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A Different 'Twilight' Falls on New York : Anna Deavere Smith's Taper-born riot remembrance has 16 more characters on Broadway--and a stronger point of view

May 01, 1994|DON SHIRLEY | Don Shirley is a Times staff writer.

Two years ago this weekend, Los Angeles was burning. One year ago, Anna Deavere Smith was busy preparing her one-woman show about the people who witnessed those fires: "Twilight: Los Angeles, 1992," which opened at the Mark Taper Forum last June.

Now "Twilight" is on Broadway. And Smith's compilation of re-enacted interviews with a wide variety of individuals who had something to say about the events of April, 1992, is a big hit with New York critics, if not yet a sellout with Broadway audiences.

The "Twilight" that's in New York, however, is not the same show Angelenos saw.

In Los Angeles, Smith played 26 roles. While this may sound like a formidable undertaking, it was a snap compared to what she's doing in New York. There, she's playing 42 roles. Only 20 of the New York characterizations were created in Los Angeles. For New York, Smith dropped six characters and added 22.

"I had a lot of memorizing to do when I got here," Smith recalled during a phone interview from New York last week.

Her journey to Broadway took a long time. Smith, who lives in Northern California, was in New York opening "Fires in the Mirror," a one-woman show about a racial incident in New York, when rioting broke out in Los Angeles. "Fires" was a hit, but it never went to Broadway. Yet it inspired Taper artistic director Gordon Davidson to ask Smith to do a similar show about L.A.--a decision that prompted a few local artists to criticize the selection of a non-Angeleno who wasn't even in town during the incidents she would be depicting.

Smith spent much of the next year in Los Angeles, preparing "Twilight." Emily Mann, who had previously created the theatrical docudrama "Execution of Justice," was brought in as director. Meanwhile, events continued to erupt as Smith worked.

A verdict was reached in the federal trial of the police officers in the Rodney King beating case just two months before "Twilight" opened, but the officers weren't sentenced until a month after it closed. As she performed, the city was still "on the edge" over the events she was depicting, she said. "The audience was still trying to get over a trauma. And I knew that I would be part of the dramatic tension I was establishing." Another layer of tension was added by the fact that the subjects of Smith's research were likely to be in the audience in Los Angeles--not a possibility that crops up very often in New York.

After the Taper "Twilight" had closed, Smith attended the closing arguments in the Reginald Denny beating trial, which affected her perspective, she said. And the end of that trial gave her access to certain figures who weren't previously reachable, such as Denny co-assailant Keith Watson, one of the characters added for New York.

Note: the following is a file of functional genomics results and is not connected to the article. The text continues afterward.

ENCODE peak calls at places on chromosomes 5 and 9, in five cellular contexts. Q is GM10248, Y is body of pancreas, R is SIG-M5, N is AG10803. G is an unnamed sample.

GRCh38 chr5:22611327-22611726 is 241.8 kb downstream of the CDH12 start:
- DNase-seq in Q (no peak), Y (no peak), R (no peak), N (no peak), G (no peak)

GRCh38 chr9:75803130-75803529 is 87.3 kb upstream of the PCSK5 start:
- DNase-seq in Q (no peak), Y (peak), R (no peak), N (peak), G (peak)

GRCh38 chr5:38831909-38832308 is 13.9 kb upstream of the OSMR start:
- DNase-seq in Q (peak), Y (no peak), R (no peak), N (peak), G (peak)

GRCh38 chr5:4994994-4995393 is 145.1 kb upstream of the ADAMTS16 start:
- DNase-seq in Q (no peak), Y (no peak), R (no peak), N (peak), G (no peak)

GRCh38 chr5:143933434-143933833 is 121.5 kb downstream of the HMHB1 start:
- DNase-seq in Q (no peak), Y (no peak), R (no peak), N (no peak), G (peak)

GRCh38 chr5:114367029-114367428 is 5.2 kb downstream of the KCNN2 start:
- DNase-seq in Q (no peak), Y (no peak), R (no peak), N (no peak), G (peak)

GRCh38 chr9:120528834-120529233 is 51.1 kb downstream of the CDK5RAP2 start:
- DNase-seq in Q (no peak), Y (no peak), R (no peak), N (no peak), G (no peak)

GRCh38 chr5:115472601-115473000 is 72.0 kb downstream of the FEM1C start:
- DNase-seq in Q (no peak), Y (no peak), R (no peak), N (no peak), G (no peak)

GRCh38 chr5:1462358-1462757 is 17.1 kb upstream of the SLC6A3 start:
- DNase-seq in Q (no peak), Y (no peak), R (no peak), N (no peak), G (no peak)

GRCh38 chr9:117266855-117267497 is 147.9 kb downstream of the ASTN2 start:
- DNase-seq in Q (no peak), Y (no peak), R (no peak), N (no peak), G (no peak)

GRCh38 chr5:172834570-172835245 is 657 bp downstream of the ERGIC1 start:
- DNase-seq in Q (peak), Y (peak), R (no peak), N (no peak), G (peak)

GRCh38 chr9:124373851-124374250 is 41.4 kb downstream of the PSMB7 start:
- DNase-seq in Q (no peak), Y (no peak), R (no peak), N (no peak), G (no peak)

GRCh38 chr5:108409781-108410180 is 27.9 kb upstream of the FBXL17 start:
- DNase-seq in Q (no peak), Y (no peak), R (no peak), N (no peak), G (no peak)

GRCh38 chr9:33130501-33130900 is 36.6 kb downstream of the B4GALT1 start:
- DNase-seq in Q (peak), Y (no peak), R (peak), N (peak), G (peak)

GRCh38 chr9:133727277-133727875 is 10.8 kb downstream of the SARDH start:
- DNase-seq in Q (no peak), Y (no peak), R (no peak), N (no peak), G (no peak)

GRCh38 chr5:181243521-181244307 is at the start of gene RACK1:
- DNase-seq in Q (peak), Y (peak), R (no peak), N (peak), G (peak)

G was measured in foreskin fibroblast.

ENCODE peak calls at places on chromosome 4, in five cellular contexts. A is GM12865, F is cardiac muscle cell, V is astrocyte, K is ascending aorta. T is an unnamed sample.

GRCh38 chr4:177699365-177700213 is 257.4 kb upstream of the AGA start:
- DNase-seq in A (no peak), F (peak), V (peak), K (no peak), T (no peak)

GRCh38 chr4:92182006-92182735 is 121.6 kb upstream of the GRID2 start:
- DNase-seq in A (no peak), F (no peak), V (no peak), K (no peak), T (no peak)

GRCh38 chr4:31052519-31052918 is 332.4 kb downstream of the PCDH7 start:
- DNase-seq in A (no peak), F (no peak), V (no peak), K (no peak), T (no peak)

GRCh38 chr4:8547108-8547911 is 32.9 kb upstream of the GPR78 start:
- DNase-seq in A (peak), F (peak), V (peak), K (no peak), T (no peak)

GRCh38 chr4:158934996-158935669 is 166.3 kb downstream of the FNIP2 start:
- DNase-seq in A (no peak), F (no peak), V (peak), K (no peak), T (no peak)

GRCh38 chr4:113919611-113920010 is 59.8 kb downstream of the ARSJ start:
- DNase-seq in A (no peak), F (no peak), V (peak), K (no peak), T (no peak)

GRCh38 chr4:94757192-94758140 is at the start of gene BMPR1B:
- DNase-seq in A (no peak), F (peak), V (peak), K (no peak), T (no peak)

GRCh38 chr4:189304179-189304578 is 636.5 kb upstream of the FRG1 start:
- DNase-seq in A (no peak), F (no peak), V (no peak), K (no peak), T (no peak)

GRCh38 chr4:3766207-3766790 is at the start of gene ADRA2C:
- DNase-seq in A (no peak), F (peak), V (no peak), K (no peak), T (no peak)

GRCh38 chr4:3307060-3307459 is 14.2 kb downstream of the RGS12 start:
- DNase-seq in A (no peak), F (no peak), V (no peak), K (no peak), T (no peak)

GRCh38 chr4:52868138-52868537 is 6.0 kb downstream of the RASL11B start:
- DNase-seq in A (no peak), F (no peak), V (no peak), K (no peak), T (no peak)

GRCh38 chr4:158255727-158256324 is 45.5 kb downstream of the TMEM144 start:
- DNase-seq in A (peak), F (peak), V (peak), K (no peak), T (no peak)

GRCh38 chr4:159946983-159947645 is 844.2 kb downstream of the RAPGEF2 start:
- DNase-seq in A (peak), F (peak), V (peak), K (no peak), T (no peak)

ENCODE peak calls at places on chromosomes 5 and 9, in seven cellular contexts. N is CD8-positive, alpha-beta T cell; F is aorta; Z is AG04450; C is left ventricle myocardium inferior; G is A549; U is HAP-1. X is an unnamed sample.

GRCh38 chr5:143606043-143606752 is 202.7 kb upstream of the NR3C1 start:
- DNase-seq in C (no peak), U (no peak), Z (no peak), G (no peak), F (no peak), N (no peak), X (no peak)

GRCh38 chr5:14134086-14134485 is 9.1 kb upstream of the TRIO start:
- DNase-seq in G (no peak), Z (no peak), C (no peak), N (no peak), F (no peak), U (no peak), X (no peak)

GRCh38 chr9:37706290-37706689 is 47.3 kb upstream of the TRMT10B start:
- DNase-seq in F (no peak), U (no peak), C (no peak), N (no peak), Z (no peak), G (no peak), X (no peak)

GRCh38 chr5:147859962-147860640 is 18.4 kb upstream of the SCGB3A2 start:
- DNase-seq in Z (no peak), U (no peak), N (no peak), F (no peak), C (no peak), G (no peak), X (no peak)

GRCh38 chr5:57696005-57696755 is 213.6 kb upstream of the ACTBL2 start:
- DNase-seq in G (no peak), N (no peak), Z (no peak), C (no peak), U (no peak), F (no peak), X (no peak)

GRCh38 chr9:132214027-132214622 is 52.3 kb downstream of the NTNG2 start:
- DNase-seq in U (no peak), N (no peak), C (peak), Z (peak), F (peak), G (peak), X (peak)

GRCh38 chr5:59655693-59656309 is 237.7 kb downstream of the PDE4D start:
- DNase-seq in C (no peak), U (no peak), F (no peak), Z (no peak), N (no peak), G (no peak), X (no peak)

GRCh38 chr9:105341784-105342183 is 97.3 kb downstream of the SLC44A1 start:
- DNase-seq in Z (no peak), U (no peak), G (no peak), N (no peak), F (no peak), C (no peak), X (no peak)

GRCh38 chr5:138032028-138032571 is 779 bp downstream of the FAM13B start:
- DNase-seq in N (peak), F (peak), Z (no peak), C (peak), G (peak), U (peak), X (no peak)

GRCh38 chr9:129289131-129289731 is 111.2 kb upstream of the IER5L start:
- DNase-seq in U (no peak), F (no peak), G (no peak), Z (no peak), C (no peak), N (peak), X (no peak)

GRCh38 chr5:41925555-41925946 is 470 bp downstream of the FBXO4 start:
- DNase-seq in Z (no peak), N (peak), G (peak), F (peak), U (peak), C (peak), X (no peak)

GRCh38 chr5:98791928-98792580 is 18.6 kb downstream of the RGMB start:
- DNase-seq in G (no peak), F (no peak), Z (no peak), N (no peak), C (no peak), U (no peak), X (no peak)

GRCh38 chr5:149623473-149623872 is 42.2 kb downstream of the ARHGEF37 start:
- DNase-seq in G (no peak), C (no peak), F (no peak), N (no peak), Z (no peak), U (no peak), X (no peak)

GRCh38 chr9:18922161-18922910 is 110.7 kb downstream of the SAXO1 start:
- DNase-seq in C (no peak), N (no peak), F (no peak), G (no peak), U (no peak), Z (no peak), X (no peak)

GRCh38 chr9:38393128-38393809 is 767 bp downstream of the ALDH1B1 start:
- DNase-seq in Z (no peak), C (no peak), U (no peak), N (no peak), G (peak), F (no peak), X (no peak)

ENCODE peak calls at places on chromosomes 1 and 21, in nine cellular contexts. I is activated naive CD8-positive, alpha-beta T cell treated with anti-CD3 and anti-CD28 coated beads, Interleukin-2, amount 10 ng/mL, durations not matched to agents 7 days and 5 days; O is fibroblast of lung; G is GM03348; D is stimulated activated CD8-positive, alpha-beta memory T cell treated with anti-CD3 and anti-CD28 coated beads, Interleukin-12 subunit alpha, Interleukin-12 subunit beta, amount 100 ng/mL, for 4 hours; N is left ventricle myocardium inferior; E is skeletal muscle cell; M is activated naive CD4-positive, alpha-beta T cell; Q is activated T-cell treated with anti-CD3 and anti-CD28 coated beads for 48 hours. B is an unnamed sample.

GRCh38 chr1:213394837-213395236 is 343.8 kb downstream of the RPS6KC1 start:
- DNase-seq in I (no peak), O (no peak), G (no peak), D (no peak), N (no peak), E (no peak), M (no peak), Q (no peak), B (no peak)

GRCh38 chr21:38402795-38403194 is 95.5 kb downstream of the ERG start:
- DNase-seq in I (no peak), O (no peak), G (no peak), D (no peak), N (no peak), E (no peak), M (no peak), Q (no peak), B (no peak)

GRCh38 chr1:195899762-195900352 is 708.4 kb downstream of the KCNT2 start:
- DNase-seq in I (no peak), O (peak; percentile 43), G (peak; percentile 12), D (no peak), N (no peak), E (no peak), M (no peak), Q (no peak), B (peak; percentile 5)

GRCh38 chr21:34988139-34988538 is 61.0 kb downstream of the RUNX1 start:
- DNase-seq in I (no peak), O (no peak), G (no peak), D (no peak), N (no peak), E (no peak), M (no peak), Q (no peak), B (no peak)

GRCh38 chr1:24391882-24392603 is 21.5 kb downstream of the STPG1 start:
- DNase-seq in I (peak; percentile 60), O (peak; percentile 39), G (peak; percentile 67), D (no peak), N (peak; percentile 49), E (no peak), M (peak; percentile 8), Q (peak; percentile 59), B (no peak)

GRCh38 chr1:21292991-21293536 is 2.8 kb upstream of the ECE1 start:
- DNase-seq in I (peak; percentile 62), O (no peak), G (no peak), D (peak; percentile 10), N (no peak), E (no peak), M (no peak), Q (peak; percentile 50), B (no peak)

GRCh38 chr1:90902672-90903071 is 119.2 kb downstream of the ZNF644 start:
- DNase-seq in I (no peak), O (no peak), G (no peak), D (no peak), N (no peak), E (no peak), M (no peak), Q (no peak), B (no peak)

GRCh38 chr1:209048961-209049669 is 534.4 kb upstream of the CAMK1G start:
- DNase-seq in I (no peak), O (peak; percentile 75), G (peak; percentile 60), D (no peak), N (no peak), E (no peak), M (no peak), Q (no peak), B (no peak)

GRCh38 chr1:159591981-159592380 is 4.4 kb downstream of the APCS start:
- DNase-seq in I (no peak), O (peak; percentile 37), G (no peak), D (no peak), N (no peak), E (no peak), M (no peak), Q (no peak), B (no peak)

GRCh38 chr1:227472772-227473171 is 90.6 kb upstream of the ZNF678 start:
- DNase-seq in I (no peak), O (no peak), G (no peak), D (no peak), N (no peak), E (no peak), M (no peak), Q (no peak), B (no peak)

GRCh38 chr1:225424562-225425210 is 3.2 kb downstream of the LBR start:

It wasn't just new characters who were imported for New York. A new director, George C. Wolfe, took over as well. The new version opened March 23 at the theater Wolfe runs, the New York Public Theatre, then moved to Broadway, where it opened at the Cort Theatre on April 17.

"The stakes were high in New York because it's the artistic mecca," Smith said, "but the stakes were just as high in Los Angeles in a different way. There was a lot of emotion in L.A., and I really cherish that experience."

That emotion came from many different sources, she said. Growing up on the East Coast, she had thought of race primarily in black/white terms, but the multicultural dimensions of the events in L.A. "began to shake up what I thought race was. It's not a two-pronged story."

Her newfound awareness of this subject proved contagious. Referring to Wolfe, she said that "there were times when his head was spinning" over this subject. She said she heard and read criticism that in the L.A. production she failed to arrive at any particular conclusion, but "I was very cautious of the kind of people who wanted to wrap it all up. There hasn't been that much in the past 20 years that has encouraged people to go beyond the bounds of ethnicity," so she felt it was her job simply to let all viewpoints be heard.

Her experience in Los Angeles was a form of "community theater," she said, hastily adding that she intends nothing pejorative by using that phrase. "I was there to be a part of the L.A. community." Consequently, she conducted a large number of post-play discussions in Los Angeles.


Don't look for such discussions after performances of "Twilight" on Broadway. "In New York, the boundaries between me and the audience are much clearer. And there is a point in the show in which my point of view becomes much more apparent than it was in Los Angeles"--or, indeed, in her "Fires in the Mirror." She believes that the New York "Twilight" is more "conclusive" than the Los Angeles one.

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